So my first piece of advice for unpublished freelancers is: Get yourself a writing portfolio, even if all of that writing is unpublished. But there are caveats!

The writing you place in your portfolio should be writing of the type you wish to do for publication. Do not include your blog posts, and for the love of all that is good and holy in this world, do not include poetry. Do not include your kinky alien abduction/vampire/octopus erotica. (Unless you're submitting something to me, then totally include that.) You need to write some articles. Are you hoping to work with a magazine that publishes lots of how-to's? (How To Get Great Summer Legs; Where To Find The Best Babysitter). Then write some. You'll be called on to pitch story ideas eventually, so start working on that now, and get yourself a list of ideas that suit the publications you are interested in and write some of them. If you're lucky, one of them might eventually get published, but even if it doesn't it won't be time wasted. You'll gain experience and have something that is not in free verse or possibly grounds for a sexual harassment lawsuit.

If you want to target a particular publication, read it. Don't just flip through the pages; really read it and read more than one issue. Most publications use AP style or Chicago for certain details, but that isn't your main concern. You want to get a feel for the flavor of the writing they publish. GenQ is laid-back, a little sassy, definitely fun and friendly. Other publications have a more serious tone or maybe something in between. If you submit an article to Generation Q, it probably shouldn't have the same style as one you submit to Butt-Clenched Quilters Monthly.

Same goes for the ideas you pitch or the topics of the articles you submit. Be sure you think the topic is one that the editors at Butt-Clenched Quilters might just leap on (assuming they can unclench long enough to leap). This may seem self-evident, but I have myself pitched ideas about things like skill tutorials only to be told "We don't do how-tos." No discussion. So if you note that a publication ONLY has fabric designer profiles, don't pitch "101 Ways To Make A Quilt That Is Basically A Reproduction of a Traditional Design And Call It Your Own," even if you think they should publish such things. After you are a beloved and trusted member of their freelancing staff, then you can try pitching the crazy stuff and try to convince them why it would work (but realize that that big publications answer to corporate overlords who may not let them stray far from an already established editorial structure).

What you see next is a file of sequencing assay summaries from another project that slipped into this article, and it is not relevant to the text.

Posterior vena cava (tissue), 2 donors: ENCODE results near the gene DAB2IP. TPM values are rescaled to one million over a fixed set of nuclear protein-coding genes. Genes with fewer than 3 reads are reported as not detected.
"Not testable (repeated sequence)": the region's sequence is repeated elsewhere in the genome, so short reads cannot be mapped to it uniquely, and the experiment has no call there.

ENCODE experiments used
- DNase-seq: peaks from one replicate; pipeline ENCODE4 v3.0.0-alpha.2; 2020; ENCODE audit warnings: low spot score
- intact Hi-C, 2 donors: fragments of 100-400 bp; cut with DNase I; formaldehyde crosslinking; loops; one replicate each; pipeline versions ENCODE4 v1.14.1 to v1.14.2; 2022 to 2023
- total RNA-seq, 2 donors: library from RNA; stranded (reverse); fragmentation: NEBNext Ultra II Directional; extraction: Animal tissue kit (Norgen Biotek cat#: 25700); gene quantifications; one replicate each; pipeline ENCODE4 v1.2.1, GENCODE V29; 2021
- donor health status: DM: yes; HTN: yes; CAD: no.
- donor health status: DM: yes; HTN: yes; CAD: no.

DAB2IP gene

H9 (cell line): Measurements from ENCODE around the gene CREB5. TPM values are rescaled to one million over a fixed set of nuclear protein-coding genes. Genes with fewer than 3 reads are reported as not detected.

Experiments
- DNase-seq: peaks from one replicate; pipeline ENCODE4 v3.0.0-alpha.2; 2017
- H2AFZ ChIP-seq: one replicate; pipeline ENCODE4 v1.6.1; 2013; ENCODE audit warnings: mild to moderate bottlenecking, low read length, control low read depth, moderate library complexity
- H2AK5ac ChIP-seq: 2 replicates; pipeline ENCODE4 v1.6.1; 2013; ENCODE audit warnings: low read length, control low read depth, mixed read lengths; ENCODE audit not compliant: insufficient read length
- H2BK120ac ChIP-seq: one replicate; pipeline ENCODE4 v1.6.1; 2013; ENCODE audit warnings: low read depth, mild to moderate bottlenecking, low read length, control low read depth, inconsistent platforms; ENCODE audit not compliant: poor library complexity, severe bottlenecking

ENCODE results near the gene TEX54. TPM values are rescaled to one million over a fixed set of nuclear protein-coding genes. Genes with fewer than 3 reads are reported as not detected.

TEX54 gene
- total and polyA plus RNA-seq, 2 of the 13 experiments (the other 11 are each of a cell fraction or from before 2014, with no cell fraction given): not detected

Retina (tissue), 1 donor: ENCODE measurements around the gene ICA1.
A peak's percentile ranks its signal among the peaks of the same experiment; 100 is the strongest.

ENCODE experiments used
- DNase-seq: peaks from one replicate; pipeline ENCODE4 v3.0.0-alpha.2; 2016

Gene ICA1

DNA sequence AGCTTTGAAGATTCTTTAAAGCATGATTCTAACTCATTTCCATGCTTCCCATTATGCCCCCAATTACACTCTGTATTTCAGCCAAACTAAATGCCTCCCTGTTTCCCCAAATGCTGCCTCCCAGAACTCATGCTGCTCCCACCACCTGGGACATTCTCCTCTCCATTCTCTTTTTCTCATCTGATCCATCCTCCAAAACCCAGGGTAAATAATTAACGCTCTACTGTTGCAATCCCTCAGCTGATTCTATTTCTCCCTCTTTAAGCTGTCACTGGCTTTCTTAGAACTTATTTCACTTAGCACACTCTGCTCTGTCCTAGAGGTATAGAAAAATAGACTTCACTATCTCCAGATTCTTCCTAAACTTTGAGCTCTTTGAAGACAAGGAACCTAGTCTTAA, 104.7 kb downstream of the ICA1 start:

For most publications, you will be called upon to provide photos for your article if the article necessitates it and most do. Depending on the topic, you may need to take those photographs yourself, so educate yourself as much as humanly possible about photography. If you only have access to your cell phone camera, you're going to have to invest in a better one or borrow one. If you typically use an email client to send photos, be sure you know how to access the full-size file of your digital images, because those are what you need to send. Email programs, and things like iPhoto and Picasa, often have defaults for reducing the file size of a photo to make it easier and faster to email, but those smaller images can't be printed onto paper at the dimensions necessary for magazines. Most of today's digital cameras take pictures that are of a sufficient size for print, as long as you have the camera set to full resolution and you send the full-size, original file. A full-size image should, these days, be well over a megabyte, and more like 5 MB or bigger.

(A word about DPI: most publishers will tell you that an image will need to be "300 dpi" for print, but if you have the means to look at your own photos, they will most likely be 72, which is the typical resolution of a computer screen. Don't panic and don't necessarily try to Photoshop it up to 300. In print, we worry about "effective dpi" more than actual dpi. A digital image that is only 72 dpi but is huge in its dimensions (like 20 inches by 20 inches or more) will have a higher "effective" dpi when it is reduced to the dimensions needed for print. Having said that, however, many editors do not get this and it's impossible to know ahead of time whether they will pass a photo onto the graphics people for approval, or whether they've been trained to say nay to anything with a dpi under 300, no matter how big it actually is. If they are the latter type, be prepared to convert it in Photoshop, but remember to set up the conversion so that the size is proportional to the dpi, so that when you raise the resolution, it reduces the dimensions accordingly.)